[0003] The Internet provides avenues for worldwide communication of information, ideas and messages. Although the Internet has been utilized by academia for decades, recently public interest has turned to the Internet and the information made available by it. The World Wide Web (or “the Web”) accounts for a significant part of the growth in the popularity of the Internet, due in part to the user-friendly graphical user interfaces (“GUIs”) that are readily available for accessing the Web.

[0004] The World Wide Web makes hypertext documents available to users over the Internet. A hypertext document does not present information linearly like a book, but instead provides the reader with links or pointers to other locations so that the user may jump from one location to another. The hypertext documents on the Web are written in the Hypertext Markup Language (“HTML”).

[0005] As the popularity of the World Wide Web grows, so too does the wealth of information it provides. Accordingly, there may be many sites and pages on the World Wide Web that contain information a user is seeking. However, the Web contains no built-in mechanism for searching for information of interest. Without a searching mechanism, finding sites of interest would literally be like finding a needle in a haystack. Fortunately, there exist a number of web sites (e.g., YAHOO, ALTA VISTA, EXCITE, etc.) that allow users to perform relatively simple keyword searches.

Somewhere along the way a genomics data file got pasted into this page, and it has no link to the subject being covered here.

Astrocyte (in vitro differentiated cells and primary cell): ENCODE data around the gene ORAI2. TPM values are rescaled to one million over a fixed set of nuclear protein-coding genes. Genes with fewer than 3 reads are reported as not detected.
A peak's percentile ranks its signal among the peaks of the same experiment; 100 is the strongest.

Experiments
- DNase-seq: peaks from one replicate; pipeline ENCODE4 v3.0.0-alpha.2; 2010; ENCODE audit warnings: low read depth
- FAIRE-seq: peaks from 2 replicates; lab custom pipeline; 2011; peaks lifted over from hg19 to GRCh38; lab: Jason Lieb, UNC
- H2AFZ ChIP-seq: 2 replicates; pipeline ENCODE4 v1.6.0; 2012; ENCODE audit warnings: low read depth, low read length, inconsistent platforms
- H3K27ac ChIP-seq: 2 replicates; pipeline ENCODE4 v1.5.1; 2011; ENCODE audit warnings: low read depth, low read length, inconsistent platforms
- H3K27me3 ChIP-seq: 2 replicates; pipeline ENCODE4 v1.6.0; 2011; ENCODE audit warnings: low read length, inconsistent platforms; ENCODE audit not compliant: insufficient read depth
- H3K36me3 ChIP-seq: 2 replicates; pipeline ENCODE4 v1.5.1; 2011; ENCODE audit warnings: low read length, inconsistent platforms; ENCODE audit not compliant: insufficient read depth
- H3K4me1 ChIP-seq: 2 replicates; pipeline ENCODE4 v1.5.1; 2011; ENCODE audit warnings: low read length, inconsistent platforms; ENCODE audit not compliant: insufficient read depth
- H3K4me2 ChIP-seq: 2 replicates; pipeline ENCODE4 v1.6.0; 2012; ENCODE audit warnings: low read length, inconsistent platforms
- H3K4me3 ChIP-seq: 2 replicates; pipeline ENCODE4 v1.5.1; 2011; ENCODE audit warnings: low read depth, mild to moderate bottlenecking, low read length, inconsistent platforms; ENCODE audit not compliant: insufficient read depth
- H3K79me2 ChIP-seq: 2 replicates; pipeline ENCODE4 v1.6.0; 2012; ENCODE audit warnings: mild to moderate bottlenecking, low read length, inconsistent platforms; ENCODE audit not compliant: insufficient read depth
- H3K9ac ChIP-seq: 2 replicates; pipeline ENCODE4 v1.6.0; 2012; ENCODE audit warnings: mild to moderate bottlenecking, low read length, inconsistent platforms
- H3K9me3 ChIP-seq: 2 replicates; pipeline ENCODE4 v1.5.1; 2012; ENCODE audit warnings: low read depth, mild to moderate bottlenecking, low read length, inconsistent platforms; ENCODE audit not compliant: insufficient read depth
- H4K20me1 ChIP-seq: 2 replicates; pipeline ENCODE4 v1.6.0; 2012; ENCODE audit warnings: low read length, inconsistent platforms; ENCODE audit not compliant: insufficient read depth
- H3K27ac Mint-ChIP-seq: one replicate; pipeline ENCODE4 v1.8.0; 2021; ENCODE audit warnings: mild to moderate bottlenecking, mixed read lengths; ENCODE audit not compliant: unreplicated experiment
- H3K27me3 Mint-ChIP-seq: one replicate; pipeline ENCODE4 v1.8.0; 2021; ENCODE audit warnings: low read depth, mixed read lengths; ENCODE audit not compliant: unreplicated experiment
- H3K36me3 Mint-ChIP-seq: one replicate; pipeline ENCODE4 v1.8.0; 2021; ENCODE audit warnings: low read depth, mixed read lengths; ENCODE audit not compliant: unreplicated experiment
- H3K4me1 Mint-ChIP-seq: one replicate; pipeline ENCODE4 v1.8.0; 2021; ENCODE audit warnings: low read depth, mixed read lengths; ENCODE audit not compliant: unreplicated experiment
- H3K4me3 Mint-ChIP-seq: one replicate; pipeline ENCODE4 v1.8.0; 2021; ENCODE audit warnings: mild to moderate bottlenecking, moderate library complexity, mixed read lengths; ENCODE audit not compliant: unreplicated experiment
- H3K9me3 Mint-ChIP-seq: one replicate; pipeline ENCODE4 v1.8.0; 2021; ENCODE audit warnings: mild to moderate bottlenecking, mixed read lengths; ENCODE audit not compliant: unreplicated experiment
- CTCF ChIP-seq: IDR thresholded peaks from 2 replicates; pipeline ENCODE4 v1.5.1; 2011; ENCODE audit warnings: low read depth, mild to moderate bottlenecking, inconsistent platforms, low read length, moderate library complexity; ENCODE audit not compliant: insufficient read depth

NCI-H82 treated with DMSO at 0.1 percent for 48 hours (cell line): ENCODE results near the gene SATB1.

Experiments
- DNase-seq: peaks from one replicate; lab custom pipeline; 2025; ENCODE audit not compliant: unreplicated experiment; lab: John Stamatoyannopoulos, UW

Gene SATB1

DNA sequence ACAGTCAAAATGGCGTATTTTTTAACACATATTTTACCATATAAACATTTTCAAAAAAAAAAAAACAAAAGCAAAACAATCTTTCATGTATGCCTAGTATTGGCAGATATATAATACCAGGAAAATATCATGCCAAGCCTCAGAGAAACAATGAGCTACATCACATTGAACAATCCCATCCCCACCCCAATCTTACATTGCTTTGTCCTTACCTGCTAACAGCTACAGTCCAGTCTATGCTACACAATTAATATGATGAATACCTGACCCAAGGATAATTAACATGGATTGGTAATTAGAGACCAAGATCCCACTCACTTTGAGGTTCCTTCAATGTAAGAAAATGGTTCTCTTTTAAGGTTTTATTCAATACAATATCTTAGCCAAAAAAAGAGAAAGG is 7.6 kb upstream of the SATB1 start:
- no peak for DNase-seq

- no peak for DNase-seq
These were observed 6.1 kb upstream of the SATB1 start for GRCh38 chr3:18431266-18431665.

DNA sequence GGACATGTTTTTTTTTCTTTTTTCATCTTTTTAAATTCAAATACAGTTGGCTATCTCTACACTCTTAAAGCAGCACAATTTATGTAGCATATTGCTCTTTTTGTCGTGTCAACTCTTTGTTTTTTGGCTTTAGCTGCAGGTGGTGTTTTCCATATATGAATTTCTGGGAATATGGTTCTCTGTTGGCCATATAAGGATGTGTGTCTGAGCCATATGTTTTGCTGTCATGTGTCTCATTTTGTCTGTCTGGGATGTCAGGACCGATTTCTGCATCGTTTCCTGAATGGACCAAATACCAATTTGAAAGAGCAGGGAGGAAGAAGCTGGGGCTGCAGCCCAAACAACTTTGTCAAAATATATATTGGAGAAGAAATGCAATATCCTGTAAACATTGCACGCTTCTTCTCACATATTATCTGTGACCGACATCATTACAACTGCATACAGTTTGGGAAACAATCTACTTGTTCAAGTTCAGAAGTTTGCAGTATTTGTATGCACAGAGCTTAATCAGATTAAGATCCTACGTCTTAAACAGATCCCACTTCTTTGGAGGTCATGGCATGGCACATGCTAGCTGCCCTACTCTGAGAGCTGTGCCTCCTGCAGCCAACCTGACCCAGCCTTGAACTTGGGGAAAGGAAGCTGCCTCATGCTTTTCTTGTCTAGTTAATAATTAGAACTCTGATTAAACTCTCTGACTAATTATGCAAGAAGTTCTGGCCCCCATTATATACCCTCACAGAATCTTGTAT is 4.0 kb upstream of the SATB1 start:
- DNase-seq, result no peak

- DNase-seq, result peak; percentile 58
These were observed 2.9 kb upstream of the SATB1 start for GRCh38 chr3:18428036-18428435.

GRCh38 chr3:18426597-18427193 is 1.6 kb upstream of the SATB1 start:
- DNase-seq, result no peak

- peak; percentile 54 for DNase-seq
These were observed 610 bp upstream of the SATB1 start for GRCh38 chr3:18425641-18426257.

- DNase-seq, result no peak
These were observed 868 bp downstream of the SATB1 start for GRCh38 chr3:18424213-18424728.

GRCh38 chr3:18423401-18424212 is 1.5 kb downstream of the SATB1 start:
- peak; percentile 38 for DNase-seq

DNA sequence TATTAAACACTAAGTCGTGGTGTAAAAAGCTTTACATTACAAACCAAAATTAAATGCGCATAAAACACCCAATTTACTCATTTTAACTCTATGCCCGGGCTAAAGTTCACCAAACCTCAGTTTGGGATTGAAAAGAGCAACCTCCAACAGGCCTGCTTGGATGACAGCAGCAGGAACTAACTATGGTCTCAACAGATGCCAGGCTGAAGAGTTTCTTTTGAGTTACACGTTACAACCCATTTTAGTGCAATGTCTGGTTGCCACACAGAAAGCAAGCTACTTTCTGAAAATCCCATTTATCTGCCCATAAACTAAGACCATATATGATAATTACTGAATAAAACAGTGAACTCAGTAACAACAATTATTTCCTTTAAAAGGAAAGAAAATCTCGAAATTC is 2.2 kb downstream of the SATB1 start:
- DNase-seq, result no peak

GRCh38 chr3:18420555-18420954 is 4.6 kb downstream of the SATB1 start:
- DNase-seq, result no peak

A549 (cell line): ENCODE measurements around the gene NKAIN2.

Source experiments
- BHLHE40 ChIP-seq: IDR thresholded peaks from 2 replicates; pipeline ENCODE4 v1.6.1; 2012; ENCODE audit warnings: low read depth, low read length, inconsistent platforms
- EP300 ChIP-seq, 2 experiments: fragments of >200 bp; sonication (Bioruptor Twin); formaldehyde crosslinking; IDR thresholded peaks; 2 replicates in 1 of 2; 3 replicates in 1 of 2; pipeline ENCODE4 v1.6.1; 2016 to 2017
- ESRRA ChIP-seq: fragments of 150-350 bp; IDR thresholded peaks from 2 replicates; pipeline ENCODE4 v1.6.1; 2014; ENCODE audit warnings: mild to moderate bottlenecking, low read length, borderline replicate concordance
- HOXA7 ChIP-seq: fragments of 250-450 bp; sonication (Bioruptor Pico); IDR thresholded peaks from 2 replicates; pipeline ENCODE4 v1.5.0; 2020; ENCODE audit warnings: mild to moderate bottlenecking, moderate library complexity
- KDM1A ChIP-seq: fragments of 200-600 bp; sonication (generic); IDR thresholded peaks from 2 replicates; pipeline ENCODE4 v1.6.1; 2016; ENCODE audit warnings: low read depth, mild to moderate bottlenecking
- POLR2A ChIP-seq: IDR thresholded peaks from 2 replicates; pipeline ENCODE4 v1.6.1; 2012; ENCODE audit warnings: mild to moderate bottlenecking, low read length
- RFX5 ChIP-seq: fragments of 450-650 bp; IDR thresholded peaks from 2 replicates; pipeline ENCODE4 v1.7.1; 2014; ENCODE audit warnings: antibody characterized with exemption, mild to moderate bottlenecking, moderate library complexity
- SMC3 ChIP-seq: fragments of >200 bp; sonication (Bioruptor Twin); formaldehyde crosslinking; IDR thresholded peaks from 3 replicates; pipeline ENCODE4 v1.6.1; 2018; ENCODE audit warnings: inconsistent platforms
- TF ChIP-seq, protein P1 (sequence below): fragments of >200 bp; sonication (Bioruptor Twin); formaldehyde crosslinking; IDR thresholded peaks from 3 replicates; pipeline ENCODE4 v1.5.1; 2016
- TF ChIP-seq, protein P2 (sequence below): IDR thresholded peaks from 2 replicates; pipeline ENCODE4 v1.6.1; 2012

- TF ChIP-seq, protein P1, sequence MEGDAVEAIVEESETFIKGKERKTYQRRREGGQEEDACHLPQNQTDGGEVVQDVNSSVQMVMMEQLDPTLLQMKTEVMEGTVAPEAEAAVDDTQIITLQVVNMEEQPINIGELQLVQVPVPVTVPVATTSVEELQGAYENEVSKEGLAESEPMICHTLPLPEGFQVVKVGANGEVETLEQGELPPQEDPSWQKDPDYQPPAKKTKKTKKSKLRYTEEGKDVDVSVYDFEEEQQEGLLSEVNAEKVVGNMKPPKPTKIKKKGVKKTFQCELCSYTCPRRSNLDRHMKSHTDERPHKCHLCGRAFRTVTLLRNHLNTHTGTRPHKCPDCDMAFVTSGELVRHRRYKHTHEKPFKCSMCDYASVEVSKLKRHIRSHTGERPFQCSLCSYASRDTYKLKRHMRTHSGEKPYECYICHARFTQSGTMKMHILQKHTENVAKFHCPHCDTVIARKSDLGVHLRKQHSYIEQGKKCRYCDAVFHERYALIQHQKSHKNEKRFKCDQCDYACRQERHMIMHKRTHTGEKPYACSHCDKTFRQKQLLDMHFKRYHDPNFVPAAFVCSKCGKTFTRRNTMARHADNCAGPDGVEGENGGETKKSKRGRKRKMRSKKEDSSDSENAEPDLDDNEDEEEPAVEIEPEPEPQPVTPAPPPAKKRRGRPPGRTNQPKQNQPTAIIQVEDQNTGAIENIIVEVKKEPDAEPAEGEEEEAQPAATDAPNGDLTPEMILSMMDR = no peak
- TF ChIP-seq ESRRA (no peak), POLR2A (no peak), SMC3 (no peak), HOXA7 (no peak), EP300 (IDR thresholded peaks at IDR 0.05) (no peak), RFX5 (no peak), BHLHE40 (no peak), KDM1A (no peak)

[0006] Although keyword searches are adequate for many applications, they fail miserably for many others. For example, there are numerous web sites that include multiple entries or lists on job openings, houses for sale, and the like. Keyword searches are inadequate to search these sites for many reasons. Keyword searches invariably turn up information that, although matching the keywords, is not of interest. This problem may be alleviated somewhat by narrowing the search parameters, but this has the attendant risk of missing information of interest. Additionally, the search terms supported may not allow identification of information of interest. As an example, one may not be able to specify in a keyword search query to find job listings that require less than three years of experience in computer programming.

[0007] Ideally, it would be desirable if information like job listings on multiple web sites could appear as a single relational database so that relational database queries could be utilized to find information of interest. However, there is no standard for the structure of information like job listings on the Web. This problem was addressed in a co-owned, U.S. Pat. No. 5,826,258, in the name of Ashish Gupta, et. al., entitled “Method and Apparatus for Structuring the Querying and Interpretation of Semistructured Information,” which introduced the concept of “Wrappers” for retrieving and interpreting information from disparate semistructured information resources. Wrappers are programs that interact with web sites to obtain information stored in the web site and then to structure it according to a prespecified schema. In a copending U.S. patent application Ser. No. ______, in the name of Ashish Gupta, et. al. entitled, “Method for Creating an Information Closure Model” methods for forming the information closure of information gathered by a wrapper are disclosed. However, the methods for formulating extractors, field objects and inheritance hierarchies in a wrapper framework of the present invention are heretofore not known in the art.